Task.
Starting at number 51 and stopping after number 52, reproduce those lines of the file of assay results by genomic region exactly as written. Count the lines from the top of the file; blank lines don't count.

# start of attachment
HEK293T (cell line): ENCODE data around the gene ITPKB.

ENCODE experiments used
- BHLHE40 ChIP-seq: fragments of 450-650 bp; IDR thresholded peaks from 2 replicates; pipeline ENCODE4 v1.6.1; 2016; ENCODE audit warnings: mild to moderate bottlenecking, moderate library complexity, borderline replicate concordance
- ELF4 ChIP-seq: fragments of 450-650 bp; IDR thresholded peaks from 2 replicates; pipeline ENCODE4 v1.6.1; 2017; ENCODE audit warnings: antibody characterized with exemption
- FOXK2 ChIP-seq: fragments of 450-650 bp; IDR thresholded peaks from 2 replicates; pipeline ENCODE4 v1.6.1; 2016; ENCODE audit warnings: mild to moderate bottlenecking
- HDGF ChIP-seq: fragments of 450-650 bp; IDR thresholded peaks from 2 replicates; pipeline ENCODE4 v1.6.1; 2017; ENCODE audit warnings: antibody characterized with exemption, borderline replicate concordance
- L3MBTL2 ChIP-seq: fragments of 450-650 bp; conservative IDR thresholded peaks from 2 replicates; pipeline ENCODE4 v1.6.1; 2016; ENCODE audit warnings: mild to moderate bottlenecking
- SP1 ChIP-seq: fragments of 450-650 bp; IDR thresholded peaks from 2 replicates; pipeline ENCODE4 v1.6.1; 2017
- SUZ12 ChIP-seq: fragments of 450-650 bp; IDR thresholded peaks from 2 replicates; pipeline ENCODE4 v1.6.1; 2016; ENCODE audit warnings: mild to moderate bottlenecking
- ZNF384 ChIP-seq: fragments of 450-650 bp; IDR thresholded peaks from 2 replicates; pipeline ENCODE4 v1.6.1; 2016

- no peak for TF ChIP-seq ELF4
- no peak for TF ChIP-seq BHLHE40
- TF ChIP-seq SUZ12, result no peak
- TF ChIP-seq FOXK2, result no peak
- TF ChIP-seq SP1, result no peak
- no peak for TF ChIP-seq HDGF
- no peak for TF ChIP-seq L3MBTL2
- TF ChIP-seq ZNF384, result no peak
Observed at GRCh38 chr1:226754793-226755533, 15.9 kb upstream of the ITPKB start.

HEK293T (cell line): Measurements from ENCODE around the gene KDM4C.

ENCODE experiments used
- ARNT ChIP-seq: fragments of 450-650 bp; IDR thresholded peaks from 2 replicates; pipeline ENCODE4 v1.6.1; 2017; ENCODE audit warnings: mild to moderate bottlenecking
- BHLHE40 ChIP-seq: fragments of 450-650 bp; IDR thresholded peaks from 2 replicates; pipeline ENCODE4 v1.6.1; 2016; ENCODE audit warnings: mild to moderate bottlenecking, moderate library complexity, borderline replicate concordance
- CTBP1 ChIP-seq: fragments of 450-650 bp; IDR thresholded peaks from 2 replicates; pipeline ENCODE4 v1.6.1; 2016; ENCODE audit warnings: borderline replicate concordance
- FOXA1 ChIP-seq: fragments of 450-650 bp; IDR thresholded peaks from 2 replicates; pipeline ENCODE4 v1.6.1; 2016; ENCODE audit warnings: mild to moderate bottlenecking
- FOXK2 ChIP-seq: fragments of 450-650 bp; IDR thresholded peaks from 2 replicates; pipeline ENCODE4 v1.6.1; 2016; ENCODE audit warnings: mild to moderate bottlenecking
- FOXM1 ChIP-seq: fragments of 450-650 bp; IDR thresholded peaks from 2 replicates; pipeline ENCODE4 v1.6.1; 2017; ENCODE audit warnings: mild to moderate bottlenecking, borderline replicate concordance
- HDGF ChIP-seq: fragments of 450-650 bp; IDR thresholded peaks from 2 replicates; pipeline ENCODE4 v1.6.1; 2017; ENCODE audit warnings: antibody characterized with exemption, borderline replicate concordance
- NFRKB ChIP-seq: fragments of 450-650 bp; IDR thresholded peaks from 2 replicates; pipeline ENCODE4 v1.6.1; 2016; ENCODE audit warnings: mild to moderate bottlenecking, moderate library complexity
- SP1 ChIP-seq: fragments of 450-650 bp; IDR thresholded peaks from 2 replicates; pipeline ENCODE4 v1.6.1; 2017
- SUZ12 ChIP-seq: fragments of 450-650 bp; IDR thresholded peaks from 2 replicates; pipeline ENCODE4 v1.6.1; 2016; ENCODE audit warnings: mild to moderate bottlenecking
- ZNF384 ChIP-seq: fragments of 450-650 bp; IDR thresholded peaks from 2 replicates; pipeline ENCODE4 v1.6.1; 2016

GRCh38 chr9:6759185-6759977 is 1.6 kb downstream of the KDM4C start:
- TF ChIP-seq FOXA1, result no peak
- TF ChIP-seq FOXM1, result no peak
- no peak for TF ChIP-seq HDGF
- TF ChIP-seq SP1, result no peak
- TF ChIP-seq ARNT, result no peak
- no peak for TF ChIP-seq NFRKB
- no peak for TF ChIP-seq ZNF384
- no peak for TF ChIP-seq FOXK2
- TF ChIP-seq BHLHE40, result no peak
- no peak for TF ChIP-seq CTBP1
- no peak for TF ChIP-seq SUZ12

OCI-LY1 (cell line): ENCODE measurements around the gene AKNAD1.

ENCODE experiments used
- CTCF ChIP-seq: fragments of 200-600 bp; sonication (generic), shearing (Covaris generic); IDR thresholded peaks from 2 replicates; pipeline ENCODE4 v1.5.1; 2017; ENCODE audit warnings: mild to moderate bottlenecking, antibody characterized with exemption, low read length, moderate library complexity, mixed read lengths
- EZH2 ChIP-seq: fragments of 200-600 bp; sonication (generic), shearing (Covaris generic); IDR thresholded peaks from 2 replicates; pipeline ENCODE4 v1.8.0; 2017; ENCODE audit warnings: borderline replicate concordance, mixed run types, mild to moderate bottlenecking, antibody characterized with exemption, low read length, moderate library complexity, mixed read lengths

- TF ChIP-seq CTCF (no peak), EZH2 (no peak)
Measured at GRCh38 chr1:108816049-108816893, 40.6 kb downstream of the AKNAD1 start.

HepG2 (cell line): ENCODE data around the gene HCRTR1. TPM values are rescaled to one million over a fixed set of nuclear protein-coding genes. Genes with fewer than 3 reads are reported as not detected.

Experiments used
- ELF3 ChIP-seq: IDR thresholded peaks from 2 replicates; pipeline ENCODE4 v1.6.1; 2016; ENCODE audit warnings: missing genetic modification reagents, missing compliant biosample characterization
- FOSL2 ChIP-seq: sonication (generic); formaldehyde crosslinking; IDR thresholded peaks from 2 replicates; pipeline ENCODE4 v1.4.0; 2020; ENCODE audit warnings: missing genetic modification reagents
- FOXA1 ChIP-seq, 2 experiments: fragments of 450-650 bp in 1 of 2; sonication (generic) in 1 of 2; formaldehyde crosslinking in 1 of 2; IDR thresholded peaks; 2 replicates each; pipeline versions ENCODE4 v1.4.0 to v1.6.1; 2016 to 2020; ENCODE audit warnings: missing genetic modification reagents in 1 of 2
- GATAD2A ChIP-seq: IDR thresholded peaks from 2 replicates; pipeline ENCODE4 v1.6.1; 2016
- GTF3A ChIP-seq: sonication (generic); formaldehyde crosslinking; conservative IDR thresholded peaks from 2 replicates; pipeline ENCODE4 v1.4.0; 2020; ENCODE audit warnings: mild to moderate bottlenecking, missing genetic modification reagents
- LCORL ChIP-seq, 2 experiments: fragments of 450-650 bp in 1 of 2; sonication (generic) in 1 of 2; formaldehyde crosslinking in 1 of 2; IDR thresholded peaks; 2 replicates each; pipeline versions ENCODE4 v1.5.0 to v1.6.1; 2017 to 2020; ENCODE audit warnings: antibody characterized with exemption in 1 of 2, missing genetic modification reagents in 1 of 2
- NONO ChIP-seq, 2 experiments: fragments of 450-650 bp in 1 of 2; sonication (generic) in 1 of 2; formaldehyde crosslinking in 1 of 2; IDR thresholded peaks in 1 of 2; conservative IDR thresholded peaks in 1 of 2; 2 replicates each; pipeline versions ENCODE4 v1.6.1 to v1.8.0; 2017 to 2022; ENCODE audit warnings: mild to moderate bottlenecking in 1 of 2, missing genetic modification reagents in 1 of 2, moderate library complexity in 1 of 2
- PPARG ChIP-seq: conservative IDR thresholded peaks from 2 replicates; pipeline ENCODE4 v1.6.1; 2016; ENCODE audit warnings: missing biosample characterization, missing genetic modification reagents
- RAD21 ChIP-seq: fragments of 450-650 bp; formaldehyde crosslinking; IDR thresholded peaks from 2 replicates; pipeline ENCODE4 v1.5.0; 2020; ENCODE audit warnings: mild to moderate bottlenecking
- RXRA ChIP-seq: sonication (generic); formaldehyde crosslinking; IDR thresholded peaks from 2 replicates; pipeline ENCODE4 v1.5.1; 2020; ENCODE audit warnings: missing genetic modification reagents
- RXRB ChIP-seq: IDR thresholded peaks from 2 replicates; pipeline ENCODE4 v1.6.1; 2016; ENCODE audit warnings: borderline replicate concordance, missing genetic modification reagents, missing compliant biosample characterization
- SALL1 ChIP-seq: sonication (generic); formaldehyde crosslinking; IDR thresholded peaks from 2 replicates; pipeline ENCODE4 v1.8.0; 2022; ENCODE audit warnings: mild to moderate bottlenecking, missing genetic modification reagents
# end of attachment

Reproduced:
HepG2 (cell line): ENCODE data around the gene HCRTR1. TPM values are rescaled to one million over a fixed set of nuclear protein-coding genes. Genes with fewer than 3 reads are reported as not detected.

Experiments used